|Pop Culture Gadabout|
Friday, December 30, 2005 |
( 12/30/2005 10:07:00 AM ) Bill S.
"ONLY NOTHING IS IMPOSSIBLE, FLORA!" – So is All-Star Superman the best superhero comic of the year? I'm not the blogger to be making any definitive statements on that score: since March, my new superhero book purchases have been minimal. On the one hand, this means I've missed such non-events as "House of M" and "Infinite Crisis," though I do plan to catch up on things like the Seven Soldiers of Victory books through the inevitable trades. So let's just note that the premiere ish of Morrison & Quitely's take on the Man of Steel is the first fresh company comic booklet I've bought in months – and that I wish more genre books had its intelligence and goofy inventiveness.
The book begins – and smartly so – with a four-panel origin recap that's less about actually retelling a story that everyone in the audience knows and more about establishing mood and ground rules. I'm not gonna baby step you through this, scripter Morrison is saying, and true to his intentions he doesn't. What makes Morrison the ideal scripter for entertainments like this is his faith in his audience and realization that comics are an art form that the reader can pick apart at its leisure, read and reread backwards and forwards – and will if the talent involved gives 'em enough reason to dig into the work. It's an elementary concept, but one that few mainstream comics scripters (who still write from the Read-It-Once-on-the-John dictate) seem to follow. But Morrison appears temperamentally unable to write a simple-minded superhero book – even for as paradigmatic a character as this – in part, I suspect, because to do anything less with the material would bore the guy to tears.
So instead we get characters and information efficiently imbedded into the material, there in plain sight for the reader to see – but not garishly highlighted with extensively expository dialog or narration. Take a simple sequence that occurs in the final pages of issue #1, where Clark Kent and Lois Lane are on a crosswalk and our hero bumps into and knocks down a pedestrian. At first we think it's just another moment where the disguised Superman is establishing his alter-ego's klutziness, but off to the side of the page-wide panel, we see that Clark has actually saved the unknowing pedestrian from a falling piece of floating signage. It's a moment you almost miss (and, indeed, Lois appears to), and the first time I read through the book, I actually did. In an earlier comics era, we would've probably gotten two panels of Superman seeing the impending peril and furiously thinking, "How can I save this fella without giving away my secret identity to that perpetually curious Lois? But, instead, it's just presented as just another day-to-day moment in the life of the Man of Steel.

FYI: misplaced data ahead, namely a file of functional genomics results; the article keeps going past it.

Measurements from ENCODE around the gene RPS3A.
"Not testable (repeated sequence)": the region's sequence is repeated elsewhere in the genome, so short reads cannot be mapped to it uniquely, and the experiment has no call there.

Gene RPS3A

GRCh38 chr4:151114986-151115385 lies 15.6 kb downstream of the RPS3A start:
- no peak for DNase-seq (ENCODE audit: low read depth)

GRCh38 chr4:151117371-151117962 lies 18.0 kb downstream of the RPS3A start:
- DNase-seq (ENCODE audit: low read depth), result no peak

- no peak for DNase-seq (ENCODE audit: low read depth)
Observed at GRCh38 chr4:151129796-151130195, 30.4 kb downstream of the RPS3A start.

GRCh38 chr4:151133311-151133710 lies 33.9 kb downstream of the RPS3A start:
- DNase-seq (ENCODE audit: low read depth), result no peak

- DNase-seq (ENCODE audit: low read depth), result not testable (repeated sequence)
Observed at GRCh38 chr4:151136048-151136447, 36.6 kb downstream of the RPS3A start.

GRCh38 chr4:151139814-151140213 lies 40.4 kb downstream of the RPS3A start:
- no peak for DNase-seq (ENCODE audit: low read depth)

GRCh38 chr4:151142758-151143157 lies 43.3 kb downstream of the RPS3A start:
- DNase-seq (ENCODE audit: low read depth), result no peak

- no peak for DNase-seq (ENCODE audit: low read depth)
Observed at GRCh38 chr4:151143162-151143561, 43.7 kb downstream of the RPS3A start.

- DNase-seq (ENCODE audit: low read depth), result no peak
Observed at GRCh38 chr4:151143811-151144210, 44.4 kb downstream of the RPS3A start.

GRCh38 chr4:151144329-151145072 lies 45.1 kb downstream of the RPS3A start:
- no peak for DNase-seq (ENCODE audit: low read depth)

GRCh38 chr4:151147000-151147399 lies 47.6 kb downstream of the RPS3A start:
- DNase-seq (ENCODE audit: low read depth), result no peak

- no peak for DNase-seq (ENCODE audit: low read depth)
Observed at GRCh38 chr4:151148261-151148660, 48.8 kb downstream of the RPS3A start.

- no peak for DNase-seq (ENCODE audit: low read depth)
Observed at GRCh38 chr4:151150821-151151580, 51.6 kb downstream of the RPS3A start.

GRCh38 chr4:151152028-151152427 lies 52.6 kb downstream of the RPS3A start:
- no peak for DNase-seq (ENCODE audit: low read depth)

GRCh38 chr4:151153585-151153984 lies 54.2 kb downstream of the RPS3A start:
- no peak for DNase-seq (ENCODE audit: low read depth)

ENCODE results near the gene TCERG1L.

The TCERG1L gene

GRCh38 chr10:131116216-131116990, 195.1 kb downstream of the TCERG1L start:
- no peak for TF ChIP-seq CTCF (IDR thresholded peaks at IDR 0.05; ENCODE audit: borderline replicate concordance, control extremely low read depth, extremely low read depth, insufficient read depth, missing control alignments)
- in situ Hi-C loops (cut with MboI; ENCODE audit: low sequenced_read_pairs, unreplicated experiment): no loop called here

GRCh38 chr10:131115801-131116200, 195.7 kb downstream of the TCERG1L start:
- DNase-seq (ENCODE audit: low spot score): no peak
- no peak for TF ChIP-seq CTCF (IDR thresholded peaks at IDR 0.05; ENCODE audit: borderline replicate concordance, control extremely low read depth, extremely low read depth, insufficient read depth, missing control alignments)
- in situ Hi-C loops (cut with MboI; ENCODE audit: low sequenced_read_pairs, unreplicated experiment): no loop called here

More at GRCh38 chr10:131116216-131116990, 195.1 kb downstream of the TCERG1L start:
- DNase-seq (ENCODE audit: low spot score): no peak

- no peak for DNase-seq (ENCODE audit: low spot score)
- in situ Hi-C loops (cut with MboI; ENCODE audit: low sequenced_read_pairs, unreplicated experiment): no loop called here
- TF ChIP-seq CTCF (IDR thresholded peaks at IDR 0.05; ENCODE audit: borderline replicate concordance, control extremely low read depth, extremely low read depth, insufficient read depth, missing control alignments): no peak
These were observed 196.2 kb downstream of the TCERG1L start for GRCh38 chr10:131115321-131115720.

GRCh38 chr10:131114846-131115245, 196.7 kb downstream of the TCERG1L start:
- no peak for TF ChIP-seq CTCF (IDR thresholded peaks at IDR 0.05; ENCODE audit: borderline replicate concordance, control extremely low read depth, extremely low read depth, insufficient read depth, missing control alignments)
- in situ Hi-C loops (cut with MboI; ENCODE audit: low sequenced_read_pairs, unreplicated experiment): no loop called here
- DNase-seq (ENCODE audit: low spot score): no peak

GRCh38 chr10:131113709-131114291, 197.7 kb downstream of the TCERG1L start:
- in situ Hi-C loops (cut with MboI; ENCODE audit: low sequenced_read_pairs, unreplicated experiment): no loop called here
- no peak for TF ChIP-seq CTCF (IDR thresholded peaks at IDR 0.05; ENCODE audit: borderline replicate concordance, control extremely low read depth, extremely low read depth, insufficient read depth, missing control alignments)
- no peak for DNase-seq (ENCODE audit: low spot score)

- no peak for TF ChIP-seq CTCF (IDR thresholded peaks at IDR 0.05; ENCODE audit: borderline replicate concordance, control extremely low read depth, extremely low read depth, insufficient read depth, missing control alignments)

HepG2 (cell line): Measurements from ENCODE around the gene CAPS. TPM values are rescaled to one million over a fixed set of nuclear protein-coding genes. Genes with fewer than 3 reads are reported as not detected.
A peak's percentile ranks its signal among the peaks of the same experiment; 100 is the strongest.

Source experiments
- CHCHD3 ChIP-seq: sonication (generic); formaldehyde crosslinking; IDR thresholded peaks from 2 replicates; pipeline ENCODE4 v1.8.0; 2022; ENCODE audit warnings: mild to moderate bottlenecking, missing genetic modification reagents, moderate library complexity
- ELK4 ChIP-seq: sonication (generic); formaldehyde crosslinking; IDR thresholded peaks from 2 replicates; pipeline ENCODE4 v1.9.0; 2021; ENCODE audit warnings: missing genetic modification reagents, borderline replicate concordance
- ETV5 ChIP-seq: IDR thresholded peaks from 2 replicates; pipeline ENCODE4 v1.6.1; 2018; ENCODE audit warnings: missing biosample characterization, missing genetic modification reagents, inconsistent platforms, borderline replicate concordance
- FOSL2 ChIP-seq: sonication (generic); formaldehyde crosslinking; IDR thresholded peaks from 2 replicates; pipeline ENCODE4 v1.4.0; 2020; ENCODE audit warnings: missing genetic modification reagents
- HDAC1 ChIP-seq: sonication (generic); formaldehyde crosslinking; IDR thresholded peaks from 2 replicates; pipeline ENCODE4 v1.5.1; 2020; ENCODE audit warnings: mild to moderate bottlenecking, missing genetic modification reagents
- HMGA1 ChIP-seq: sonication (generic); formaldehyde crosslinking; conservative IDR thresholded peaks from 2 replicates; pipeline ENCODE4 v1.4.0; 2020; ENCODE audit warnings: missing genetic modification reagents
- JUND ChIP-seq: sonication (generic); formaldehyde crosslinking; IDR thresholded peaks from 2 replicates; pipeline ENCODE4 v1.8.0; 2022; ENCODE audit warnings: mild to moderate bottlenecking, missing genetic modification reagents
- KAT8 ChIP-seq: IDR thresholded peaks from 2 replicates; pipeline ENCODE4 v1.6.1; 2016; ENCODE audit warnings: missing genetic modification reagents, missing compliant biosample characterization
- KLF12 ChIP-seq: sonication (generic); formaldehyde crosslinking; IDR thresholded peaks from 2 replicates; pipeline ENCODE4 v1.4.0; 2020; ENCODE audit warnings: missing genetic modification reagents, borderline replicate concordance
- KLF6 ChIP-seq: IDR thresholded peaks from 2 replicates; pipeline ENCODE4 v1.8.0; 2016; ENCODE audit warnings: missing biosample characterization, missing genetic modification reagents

It helps tremendously that Morrison has an artist as skillful as Frank Quitely to pull this kind of moment off, of course, but what also separates Morrison from many of his contemporaries (apart from his willingness to sneak a mildly risqué joke into one of his Daily Planet scenes) is his ability to show characters in an s-f setting who believably reflect the different-ness of their futuristic setting without losing track of their core humanity. Writer Ray Bradbury gets name-checked in the first issue, but the one I keep coming back to Phillip K. Dick, a master when it came to reflecting the perceptual shifts that progress or sudden change can bring. From his more out-there reality bending comics (c.f., The Filth), it's obvious Morrison has clearly learned many of the more obvious story tricks from Dick, but he's also absorbed the subtler ones, too. A lot of comics writers could've come up with the same amount of science-fictional gobble-de-gook (how does Superman extend his "bioelectrical field" again?) as Morrison, but few could've parked it in as believable a story world.
A quick example from issue #1 and then I'll shut up. We're in The Daily Planet while Superman is soaring to the sun, racing to save a ship of solar explorers who are victims of a commendably ridiculous scheme of Really Evil Lex Luthor's. We see reporter Lois Lane working on her story for the paper and learn through a jealous reporter that, though Superman is still in the midst of his rescue mission, Lois has already written the banner headline for it indicating that he was successful. "I always write the Superman headlines before they happen, Steve," she says, and we believe this assertion because we know a.) that newspaper deadlines often require parts of the piece to be written before the final story is concluded and b.) that Lois simply can't conceive of Superman failing in his task. He's so long been a part of life in her world that any other headline is unthinkable. That she's essentially right, of course, has long been the challenge facing every writer who's ever had to deal with Superman (we all know our hero will escape any "elaborate super-death trap" that Bad-Ass Luthor sets out for him). But on the basis of his first issue, it's clear that Morrison is more than up to the challenge . . .